National baseball team picks Lim to replace Kim

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National baseball team picks Lim to replace Kim

Pitcher Lim Tae-hoon of the Doosan Bears has been selected to replace Kim Kwang-hyun on the national baseball team, less than a month before Korea competes in the 2010 Guangzhou Asian Games, according to the Korea Baseball Organization.

The KBO said yesterday that technical advisors and the national team coaching staff had reached an agreement to replace Kim with Lim. Kim has to sit out because of facial paralysis, fever and other symptoms related to high stress, according to national team manager Cho Beom-hyun.

Lim, a 22-year-old right-handed pitcher, made the preliminary roster of the 2008 Beijing Summer Olympics team, but lost out to Yoon Seok-min in the final round of cuts. Lim’s strength is versatility. He has had experience as a starter, middle relief pitcher as well as closer.

Lim broke into the KBO with the Bears in 2007 and won Rookie of the Year with a 7-3 record, one save and a 2.40 ERA. He pitched out of the bullpen until last season, when he started 20 games to earn a 9-11 record, with one save and a 5.30 ERA.

He took on a different role for the Bears in the postseason. With Lee Yong-chan scratched from the playoffs after serving a suspension for drunken driving and hit-and-run charges, Jeong Jae-hoon had taken on the role of closer. With Jung struggling, Lim was thrust into the closer role during the second-round best-of-five series against the Samsung Lions, despite suffering from lingering back pain. Lim pitched well, allowing one earned run and striking out nine in seven innings.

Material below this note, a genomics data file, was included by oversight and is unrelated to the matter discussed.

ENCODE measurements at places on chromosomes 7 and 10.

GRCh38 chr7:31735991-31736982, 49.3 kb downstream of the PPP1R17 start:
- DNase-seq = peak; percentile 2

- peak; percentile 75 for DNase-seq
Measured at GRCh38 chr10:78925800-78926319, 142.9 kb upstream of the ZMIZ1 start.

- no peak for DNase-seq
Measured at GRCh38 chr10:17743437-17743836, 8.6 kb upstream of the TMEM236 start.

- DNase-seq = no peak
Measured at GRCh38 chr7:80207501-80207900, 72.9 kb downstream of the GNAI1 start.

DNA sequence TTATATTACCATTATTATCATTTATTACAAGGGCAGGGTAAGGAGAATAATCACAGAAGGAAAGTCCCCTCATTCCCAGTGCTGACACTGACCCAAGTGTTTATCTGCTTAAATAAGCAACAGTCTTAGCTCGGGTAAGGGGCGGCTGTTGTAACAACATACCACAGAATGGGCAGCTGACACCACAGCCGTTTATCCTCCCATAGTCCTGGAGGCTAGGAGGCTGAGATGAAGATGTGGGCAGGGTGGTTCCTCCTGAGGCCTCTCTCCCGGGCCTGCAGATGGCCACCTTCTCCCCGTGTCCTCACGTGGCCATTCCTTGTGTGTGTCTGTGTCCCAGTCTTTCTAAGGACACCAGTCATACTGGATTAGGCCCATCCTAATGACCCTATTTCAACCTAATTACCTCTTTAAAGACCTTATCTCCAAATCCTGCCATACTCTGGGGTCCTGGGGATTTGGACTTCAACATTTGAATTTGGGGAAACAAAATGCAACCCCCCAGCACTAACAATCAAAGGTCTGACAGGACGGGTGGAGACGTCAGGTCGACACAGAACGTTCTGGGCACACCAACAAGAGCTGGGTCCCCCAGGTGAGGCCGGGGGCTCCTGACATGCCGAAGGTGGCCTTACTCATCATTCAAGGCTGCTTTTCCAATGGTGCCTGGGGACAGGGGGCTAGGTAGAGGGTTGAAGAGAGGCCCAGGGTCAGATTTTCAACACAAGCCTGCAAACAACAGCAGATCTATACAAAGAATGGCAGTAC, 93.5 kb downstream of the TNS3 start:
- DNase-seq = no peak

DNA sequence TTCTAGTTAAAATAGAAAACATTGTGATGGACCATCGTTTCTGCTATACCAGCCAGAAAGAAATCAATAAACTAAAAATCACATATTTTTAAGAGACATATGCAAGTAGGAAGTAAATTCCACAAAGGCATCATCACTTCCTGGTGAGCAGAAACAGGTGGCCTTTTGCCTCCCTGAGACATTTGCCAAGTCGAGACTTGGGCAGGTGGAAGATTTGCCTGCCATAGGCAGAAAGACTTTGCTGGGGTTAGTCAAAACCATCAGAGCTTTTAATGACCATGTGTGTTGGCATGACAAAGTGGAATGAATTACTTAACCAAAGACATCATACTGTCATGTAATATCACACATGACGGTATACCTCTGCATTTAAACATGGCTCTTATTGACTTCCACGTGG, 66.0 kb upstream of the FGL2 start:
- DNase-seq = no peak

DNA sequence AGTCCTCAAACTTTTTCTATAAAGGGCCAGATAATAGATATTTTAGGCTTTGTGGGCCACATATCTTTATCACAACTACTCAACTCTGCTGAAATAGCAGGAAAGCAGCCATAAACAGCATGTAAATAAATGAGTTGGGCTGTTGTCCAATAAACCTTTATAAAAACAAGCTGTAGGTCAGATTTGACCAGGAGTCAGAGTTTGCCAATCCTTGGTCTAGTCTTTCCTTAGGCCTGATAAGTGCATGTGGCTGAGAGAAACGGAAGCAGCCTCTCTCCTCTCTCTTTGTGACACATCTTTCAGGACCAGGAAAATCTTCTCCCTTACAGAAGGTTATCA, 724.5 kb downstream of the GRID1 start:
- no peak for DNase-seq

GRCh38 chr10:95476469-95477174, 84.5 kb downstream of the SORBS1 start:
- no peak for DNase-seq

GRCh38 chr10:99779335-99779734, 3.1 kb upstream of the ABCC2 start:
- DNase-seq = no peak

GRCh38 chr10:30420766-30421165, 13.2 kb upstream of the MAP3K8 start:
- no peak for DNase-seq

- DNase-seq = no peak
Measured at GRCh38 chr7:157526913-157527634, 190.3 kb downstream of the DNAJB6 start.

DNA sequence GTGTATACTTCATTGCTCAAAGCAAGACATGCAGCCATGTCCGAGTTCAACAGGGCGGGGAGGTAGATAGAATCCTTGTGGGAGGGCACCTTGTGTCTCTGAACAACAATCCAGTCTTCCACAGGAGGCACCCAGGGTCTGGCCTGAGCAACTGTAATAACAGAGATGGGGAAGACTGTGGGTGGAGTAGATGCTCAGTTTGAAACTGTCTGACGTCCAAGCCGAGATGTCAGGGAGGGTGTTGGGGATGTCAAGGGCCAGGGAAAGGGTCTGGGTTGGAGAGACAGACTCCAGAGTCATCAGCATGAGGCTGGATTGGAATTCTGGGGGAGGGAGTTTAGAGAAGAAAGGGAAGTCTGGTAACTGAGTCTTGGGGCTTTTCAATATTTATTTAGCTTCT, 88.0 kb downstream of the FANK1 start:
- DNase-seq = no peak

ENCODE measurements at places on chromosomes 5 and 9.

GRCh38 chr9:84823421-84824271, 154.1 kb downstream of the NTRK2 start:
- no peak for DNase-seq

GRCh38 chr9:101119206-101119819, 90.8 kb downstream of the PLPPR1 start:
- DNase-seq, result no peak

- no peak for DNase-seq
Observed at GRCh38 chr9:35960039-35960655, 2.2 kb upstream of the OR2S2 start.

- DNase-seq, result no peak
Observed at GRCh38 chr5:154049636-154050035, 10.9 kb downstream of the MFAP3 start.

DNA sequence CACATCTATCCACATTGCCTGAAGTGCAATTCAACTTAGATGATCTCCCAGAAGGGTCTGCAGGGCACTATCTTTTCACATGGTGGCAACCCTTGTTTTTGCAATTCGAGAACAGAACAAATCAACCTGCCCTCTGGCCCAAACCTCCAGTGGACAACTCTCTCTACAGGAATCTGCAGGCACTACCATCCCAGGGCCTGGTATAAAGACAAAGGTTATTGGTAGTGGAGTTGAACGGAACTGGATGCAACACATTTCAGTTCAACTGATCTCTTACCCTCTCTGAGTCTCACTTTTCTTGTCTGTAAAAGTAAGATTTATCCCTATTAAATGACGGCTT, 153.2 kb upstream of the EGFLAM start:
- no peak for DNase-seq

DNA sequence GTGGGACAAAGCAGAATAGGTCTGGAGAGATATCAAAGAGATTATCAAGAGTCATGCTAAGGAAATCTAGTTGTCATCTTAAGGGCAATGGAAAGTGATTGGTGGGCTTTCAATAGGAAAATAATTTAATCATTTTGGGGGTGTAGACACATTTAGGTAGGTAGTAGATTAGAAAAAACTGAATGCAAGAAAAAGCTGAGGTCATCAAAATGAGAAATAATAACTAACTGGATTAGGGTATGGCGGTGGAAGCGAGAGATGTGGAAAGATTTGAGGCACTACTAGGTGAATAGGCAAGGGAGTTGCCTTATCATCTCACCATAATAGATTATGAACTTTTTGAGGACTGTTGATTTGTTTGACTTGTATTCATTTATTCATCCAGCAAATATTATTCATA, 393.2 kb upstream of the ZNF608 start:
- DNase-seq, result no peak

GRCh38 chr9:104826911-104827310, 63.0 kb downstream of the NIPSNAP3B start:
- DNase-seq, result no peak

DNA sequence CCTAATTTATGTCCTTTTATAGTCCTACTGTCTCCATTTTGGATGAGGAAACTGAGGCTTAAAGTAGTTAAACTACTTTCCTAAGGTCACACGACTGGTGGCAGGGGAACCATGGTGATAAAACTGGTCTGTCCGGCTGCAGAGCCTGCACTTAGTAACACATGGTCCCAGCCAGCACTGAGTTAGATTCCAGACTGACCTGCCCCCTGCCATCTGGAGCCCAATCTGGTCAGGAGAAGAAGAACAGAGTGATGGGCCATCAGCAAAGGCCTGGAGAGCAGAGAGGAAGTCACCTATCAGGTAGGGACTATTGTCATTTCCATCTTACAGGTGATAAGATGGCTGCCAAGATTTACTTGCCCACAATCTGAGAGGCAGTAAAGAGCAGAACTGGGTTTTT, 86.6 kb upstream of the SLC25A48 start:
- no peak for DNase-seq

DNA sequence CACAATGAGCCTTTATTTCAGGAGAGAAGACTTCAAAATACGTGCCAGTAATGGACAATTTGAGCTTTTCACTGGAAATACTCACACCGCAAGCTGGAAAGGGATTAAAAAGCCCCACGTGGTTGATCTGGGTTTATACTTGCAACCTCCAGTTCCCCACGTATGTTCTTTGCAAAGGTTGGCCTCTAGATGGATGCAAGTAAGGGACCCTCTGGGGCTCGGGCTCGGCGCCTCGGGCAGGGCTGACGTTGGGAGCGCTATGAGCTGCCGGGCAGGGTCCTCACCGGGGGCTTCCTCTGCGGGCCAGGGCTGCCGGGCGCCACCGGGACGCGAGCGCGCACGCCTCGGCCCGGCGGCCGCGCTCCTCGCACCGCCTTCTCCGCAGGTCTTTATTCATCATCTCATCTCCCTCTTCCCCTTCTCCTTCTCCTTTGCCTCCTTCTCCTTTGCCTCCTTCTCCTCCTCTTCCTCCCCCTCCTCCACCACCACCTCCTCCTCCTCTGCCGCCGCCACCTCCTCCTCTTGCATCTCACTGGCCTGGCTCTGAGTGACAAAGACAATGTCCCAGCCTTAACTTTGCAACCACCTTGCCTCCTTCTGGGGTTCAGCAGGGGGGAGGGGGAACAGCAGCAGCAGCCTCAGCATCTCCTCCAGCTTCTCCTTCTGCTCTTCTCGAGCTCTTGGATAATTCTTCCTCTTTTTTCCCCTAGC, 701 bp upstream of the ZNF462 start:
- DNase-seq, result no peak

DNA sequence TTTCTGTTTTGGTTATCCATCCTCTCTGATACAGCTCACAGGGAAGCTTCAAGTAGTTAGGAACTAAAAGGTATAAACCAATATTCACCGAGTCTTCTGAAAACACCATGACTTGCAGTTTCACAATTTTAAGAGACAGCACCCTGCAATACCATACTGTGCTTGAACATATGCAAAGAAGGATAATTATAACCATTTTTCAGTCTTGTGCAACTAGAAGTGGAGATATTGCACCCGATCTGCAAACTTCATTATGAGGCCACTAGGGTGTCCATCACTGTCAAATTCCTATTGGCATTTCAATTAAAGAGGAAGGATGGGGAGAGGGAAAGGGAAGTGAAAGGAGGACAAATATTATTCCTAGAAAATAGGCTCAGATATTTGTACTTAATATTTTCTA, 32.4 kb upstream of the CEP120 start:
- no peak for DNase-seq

With the Asian Games set to start on Nov. 12, the national team reported for training camp on Monday.

But losing Kim could still prove to be difficult for the team. Kim led the league in wins this season with 17 and also played an integral part in the Wyverns’ Korean Series sweep of the Lions.

Several candidates were mentioned as possible replacements for Kim and the decision to go with Lim rather than a southpaw came as a bit of a surprise to many.

“It’s true that we’re in need of a left-handed pitcher, but we will also consider right-handed pitchers if we cannot find the right player,” Cho said earlier this week.

By Jason Kim []
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